Perhaps the most poignant headline we saw regarding last week’s parliamentary elections in Israel ran over a Reuters story: “Israel faces gridlock, peace prospects dim.”
Israel has a parliamentary system, meaning a prospective prime minister must put together a majority coalition in the 120-member Knesset, or Parliament.
Current foreign minister Tzipi Livni’s party, Kadima, originally formed by former prime minister Ariel Sharon and deemed “centrist” by most observers, won 28 seats in preliminary tabulations. The “rightist” party Likud, led by former prime minister Benjamin Netanyahu, garnered 27 seats, and the rest of the seats were divided among 10 other parties according to a pie chart in the Jerusalem Post.
Perhaps the most significant result was that the newly formed “rightist” party, Israel Beiteinu, led by Avigdor Lieberman, won 15 Knesset seats.
The Jerusalem Post’s story also noted that Jerusalem had gone largely for Likud and other right-leaning parties, while Kadima took Tel Aviv, with 34 percent to Likud’s 19 percent.
Following official certification Feb. 18, Israeli President Shimon Peres is supposed to designate either Netanyahu or Livni to form a coalition government. There is a slight chance the two parties will come together to form a possibly shaky “unity” government. But it seems more likely that Netanyahu will form a right-leaning coalition government.
Whatever happens, despite pro forma appeals from the European Union and other quarters, urging Israel to stay on a path to peace that contemplates a two-state solution, it is likely the most realistic hope for at least a cessation of violence is to extend the fragile truce between Israel and Hamas, which controls the Gaza Strip. Progress toward having a formal Palestinian state alongside an Israeli state is likely to be measured in decades rather than months or even years.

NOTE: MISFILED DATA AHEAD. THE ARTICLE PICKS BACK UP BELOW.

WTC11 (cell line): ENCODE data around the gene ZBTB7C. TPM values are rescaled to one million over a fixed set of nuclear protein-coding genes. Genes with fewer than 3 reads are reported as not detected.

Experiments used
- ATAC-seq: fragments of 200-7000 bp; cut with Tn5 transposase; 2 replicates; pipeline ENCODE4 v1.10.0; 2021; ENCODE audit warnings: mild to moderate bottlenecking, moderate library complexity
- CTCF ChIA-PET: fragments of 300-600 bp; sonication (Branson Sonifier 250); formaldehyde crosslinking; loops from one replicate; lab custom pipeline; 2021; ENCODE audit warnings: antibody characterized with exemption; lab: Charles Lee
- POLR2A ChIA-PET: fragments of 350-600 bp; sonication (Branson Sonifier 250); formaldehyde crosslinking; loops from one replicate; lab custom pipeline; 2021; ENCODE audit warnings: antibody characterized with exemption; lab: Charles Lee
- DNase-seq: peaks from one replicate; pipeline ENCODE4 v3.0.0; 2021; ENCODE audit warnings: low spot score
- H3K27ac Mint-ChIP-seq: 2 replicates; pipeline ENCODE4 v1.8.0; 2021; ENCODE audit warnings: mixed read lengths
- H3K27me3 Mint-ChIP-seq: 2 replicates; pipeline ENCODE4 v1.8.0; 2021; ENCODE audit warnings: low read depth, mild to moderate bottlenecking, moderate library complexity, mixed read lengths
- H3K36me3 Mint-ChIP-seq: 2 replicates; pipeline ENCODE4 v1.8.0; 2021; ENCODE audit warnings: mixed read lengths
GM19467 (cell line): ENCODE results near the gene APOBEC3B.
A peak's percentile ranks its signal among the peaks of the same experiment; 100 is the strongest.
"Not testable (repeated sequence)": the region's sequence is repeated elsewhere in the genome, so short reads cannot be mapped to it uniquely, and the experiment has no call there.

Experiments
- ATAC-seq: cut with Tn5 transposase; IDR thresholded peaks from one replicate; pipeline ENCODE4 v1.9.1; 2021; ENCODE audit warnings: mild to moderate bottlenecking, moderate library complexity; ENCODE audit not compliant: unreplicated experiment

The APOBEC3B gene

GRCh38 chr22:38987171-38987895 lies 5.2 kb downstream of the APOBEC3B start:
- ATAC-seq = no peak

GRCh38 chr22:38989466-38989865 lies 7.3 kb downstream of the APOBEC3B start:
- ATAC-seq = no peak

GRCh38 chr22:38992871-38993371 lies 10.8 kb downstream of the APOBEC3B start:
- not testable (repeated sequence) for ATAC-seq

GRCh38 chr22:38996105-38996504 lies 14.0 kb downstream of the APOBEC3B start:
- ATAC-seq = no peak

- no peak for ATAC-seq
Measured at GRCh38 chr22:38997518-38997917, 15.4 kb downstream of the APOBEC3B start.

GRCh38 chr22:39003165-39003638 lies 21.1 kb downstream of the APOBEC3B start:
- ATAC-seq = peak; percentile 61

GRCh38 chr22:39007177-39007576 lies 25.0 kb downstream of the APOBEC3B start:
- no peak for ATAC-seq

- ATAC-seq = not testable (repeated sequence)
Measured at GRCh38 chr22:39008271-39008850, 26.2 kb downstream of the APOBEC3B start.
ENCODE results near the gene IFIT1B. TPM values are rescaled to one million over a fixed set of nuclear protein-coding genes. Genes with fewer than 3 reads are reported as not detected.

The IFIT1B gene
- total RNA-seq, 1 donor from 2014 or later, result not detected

Although the Obama administration has said it would like to see a two-state solution and has sent former Democratic Sen. George Mitchell to the area as a facilitator, it wisely has not commented on whether it would rather see Likud or Kadima lead the next Israeli government. Conventional wisdom may hold that if the U.S. leans hard enough it could pressure Israel into a formal peace agreement, but that seems unlikely.
This election has exposed what everybody knew were deep divisions within Israel on how to handle the Palestinian issue going forward. The minimal requirement for even semiformal negotiations to begin again is probably a complete cessation of rocket attacks from Hamas-controlled Gaza and some kind of rapprochement between Hamas and Fatah, the party that nominally controls the West Bank.
A modest approach is probably the best U.S. stance. Israel and Palestine may become weary of conflict and move toward real peace sooner than anybody thinks, or it may take much longer. For the U.S. to try to accelerate the process, as most U.S. presidents have tried without success to do recently, would likely be fruitless. If Israelis and Palestinians agree between themselves and want an agreement blessed in Washington, fine. But trying to jump-start the process is likely to be an exercise in frustration.
Meantime, perhaps the best we can do is to hope that whatever coalition emerges in Israel will be able to maintain a truce for a while.